We know that Christ has trampled down death by death, yet still we live doing battle against this present darkness (Eph. 6:12). We struggle for justice and peace, we fight against ourselves to love our neighbors. But let’s be honest. Sometimes we believe the triumph of Christ ultimately, but often we struggle to find the triumph of Christ now in this day. This lesson of the Myrrhbearers reminds us that even when we question how our stories will end, whether Christ truly will triumph in us, still we can get up early and bring spices to the Christ that we love, even when all seems lost. Sometimes in our work within the Church, in our attempts to love within our families, within society, it might often feel like we’re working with a dead corpse. But we may be surprised to find what we thought was dead is indeed alive. For the love that brought the myrrhbearers is not unlike God’s love: It cannot be destroyed by death. Christ died but has risen, trampling down our despair, trampling down injustice, trampling down persecution, trampling down sickness, trampling down war, trampling down evil, trampling down death. Christ is victorious. This is the hope that we have, our hope to go on. Not false hope, but hope based on the reality of the resurrection, the message of the angel to the women at the tomb, passed down through the ages, through time and space, delivered to us here today, April 25th, 2004.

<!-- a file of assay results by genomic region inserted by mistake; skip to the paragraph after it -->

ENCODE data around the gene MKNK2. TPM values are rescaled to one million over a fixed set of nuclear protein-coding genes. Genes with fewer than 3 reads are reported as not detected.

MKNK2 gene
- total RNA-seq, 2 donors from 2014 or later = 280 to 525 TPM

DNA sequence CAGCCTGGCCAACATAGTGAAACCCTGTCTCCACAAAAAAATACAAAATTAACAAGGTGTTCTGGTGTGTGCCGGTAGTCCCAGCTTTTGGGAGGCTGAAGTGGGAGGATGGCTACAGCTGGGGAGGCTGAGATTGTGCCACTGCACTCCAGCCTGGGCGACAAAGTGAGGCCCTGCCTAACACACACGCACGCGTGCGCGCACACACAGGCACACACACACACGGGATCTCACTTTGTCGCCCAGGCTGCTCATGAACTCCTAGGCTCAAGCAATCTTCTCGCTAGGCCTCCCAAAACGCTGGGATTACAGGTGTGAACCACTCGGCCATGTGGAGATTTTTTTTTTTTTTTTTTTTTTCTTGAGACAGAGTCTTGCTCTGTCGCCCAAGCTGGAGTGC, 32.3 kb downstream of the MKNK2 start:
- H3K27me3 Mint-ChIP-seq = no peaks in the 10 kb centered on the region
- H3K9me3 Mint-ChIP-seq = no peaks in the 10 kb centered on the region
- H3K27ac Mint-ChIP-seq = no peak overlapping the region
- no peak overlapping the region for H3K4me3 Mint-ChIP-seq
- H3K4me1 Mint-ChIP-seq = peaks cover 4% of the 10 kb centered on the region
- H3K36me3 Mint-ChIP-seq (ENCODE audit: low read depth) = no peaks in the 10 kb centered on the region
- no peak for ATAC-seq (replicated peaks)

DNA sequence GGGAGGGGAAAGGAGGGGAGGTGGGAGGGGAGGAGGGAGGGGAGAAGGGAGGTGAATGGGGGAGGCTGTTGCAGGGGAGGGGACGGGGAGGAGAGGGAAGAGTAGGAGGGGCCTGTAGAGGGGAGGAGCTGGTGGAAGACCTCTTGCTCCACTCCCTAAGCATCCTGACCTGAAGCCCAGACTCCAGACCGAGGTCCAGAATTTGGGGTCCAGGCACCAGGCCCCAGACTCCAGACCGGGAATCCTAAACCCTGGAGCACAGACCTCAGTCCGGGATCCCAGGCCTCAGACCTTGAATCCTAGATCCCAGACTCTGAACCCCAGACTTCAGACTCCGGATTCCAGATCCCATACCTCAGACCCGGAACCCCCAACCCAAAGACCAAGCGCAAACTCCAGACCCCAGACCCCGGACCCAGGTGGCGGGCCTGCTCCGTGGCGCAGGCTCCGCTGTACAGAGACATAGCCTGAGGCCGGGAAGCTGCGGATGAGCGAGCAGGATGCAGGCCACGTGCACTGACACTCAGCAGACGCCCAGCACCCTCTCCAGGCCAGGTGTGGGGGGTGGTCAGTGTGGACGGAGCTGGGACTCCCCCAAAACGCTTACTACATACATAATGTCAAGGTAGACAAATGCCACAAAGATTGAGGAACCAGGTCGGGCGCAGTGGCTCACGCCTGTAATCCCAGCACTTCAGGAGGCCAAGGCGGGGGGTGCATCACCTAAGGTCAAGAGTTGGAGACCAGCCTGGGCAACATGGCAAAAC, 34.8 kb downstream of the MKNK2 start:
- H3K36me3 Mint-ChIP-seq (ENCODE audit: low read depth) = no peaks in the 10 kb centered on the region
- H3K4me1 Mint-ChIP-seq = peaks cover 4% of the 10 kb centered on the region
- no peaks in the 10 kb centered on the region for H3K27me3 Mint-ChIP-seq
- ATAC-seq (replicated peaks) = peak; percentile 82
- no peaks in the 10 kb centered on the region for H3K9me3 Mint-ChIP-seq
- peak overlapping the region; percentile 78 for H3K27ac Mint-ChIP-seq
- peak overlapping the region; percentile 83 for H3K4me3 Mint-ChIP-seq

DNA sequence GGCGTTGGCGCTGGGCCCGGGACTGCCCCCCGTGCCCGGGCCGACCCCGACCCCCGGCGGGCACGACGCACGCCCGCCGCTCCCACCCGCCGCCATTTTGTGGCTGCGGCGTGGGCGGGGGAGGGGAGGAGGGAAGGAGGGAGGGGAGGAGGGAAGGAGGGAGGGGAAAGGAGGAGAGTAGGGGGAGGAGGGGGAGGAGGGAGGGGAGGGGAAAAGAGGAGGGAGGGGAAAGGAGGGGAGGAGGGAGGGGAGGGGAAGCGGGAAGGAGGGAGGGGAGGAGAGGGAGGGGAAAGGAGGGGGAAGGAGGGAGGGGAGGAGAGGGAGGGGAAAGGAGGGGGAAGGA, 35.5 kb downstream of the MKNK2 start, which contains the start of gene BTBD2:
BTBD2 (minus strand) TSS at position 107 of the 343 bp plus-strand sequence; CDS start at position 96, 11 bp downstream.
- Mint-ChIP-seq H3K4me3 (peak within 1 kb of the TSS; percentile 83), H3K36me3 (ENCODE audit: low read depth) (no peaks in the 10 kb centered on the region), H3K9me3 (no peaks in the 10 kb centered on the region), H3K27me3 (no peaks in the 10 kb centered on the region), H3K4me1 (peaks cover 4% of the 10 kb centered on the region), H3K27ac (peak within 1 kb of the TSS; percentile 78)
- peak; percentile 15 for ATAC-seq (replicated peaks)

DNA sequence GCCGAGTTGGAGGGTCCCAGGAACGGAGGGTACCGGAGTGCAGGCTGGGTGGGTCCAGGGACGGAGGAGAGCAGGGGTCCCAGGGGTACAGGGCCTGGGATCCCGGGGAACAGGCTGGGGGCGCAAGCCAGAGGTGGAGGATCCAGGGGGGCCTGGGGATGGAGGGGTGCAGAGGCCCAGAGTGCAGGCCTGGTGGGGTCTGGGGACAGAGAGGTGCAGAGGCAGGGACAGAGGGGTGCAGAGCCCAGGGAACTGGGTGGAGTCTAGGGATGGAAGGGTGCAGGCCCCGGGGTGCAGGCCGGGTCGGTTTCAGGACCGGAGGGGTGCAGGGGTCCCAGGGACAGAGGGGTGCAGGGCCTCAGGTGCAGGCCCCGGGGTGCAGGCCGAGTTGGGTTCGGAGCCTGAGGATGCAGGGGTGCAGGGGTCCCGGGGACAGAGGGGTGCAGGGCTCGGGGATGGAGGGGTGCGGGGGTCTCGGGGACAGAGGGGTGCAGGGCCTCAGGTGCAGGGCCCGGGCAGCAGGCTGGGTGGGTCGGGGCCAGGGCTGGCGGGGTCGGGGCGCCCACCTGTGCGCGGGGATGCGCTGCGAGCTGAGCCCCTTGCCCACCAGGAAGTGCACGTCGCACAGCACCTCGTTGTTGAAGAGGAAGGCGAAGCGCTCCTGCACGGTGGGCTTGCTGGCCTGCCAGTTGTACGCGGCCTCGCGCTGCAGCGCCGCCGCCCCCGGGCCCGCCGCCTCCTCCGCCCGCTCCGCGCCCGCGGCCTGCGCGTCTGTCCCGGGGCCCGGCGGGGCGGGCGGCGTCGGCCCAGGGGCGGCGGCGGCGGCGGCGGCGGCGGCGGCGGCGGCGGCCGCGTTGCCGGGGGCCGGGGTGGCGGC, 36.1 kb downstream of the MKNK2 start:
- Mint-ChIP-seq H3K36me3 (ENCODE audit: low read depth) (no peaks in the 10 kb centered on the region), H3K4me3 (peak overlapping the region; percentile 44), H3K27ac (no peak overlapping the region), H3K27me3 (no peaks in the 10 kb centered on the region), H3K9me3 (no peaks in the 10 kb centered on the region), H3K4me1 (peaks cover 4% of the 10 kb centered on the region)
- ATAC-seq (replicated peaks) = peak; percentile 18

You and I may still be stuck in the worst parts of our tales, but today we’re reminded through the Myrrhbearers of the victory that is truly here, and that is coming when our own tale is fulfilled.

Christ is Risen. 

2008 – St. Mary Orthodox Church – Cambridge, MA